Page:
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Donald Richie Reader : 50 Years of Writing on Japan (01 Edition)by Donald Richie
Synopses & ReviewsPlease note that used books may not include additional media (study guides, CDs, DVDs, solutions manuals, etc.) as described in the publisher comments.
No one has written more, or more artfully, about Japan and Japanese culture than Donald Richie. Richie moved to Tokyo just after World War II. And he is still there, still writing. This book is the first compilation of the best of Richie's writings on Japan, with excerpts from his critical work on film (Richie helped introduce Japanese film to the West in the late 1950s) and his unpublished private journal, plus fiction, Zen musings, and masterful essays on culture, travel, people, and style. With a critical introduction and full bibliography.
Donald Richie's many books include The Films of Akira Kurosawa, The Japanese Tattoo, and the PBS favorite The Inland Sea. Vienna resident Arturo Silva lived in Japan for 18 years.
To read The Donald Richie Reader and The Japan Journals] is like diving for pearls. Dip into any part of them and you will surely find treasures about the cinema, literature, traveling, writing. The passages are evocative, erotic, playful, and often profound. __ Japanese Language and Literature
50 years of writing about Japan, from postwar to the age of Pokémon.
The best of an extraordinary expatriate writer: Richie on Japanese film, culture, eroticism, everyday life, and more.
U.S. author tour in September-October 2001 with events in Los Angeles, San Francisco, New York, and Boston. Events are planned at the Museum of Modern Art in New York, Harvard University, and the Asian Art Museum in San Francisco, among others. The book will be launched at BEA 2001.
About the Author
Donald Richie has been writing about Japan for over 50 years from his base in Tokyo and is the author of over 40 books and hundreds of essays and reviews. He is widely admired for his incisive film studies on Ozu and Kurosawa, and for his stylish and incisive observations on Japanese culture.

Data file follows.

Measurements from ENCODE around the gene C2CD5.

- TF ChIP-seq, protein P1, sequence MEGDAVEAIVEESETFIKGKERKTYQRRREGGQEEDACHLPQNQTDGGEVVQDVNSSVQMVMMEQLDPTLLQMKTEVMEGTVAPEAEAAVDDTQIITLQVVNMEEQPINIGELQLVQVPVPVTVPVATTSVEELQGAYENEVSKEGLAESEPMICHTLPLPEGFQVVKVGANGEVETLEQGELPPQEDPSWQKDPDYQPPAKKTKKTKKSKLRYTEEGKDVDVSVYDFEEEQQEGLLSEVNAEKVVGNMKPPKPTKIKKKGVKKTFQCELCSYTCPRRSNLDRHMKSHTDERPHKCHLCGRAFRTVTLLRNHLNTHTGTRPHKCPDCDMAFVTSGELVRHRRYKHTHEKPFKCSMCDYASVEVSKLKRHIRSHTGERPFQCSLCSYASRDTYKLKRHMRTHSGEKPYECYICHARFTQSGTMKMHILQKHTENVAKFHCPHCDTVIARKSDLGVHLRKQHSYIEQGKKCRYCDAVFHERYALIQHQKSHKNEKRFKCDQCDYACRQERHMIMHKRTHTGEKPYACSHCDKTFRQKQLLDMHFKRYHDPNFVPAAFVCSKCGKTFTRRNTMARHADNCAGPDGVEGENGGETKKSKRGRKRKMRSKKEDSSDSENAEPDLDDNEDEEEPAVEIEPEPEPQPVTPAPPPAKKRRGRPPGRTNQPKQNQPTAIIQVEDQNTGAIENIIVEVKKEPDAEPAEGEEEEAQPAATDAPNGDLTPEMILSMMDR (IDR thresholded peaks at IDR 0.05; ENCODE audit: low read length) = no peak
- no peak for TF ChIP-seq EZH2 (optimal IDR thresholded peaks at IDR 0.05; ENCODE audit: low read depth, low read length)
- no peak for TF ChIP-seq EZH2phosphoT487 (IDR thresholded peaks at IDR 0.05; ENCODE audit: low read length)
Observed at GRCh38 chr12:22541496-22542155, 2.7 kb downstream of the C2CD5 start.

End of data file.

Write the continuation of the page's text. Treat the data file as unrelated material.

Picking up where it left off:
Table of Contents
In addition to editor Arturo Silva's extended appreciation of Richie-"The Great Mirror"-the book presents a hundred excerpts and miscellanea that wind thematically through Richie's long writing career: In "Prologue," Richie writes of his childhood longings in Ohio and about being a foreigner in Japan. In "Japan: Early" are some of the first accounts from Richie's unpublished Japan Journals and one of his finest essays on style and aesthetics, "Japanese Shapes." "Japan: Film" contains a selection from Richie's brilliant book on director Yasujiro Ozu, a memoir of Richie's career as a film critic, and some notes for a speech on Buddhism in Japanese film (Richie studied Zen with Daisetsu Suzuki in Kamakura). In "Japan: People" are portraits of actors Toshiro Mifune and Chishu Ryu, of an early expatriate (Pierre Loti), and of a few ordinary Japanese met along the way. The section "Japan: Fiction" highlights Richie's prowess as a storyteller, wit, and acute observer of himself and others. Included are several "Zen inklings," plus excerpts from the collection A View from the Chuo Line, the delightful Tokyo Nights, and the excursionary novel-Richie's masterpiece-The Inland Sea. In "Japan: Later" are several pieces on nontraditional Japan: Tokyo, modern Hiroshima, sex, and television. Included here is Richie's own list of "the best books on Japan." Finally, in "Epilogue," Richie discourses on a key Asian aesthetic-emptiness-and how it has been filled in and destroyed by Japan's rampant modern materialism. There are reflections on time and change, including a piece from the Japan Journals dated New Year's 1999, thus circling back to that December arrival in Okinawa more thanfifty years earlier. Scattered throughout the pages of the Reader are the miscellanea-The Body, The Gods, The Japanese, The Foreigners-samplings from The Japanese Garden, The Erotic Gods, Tokyo, A Taste of Japan, and other important Richie works. At the end of the book is a bibliographical note in which Arturo Silva comments on Richie's entire creative output, including his forays into music criticism and experimental filmmaking.
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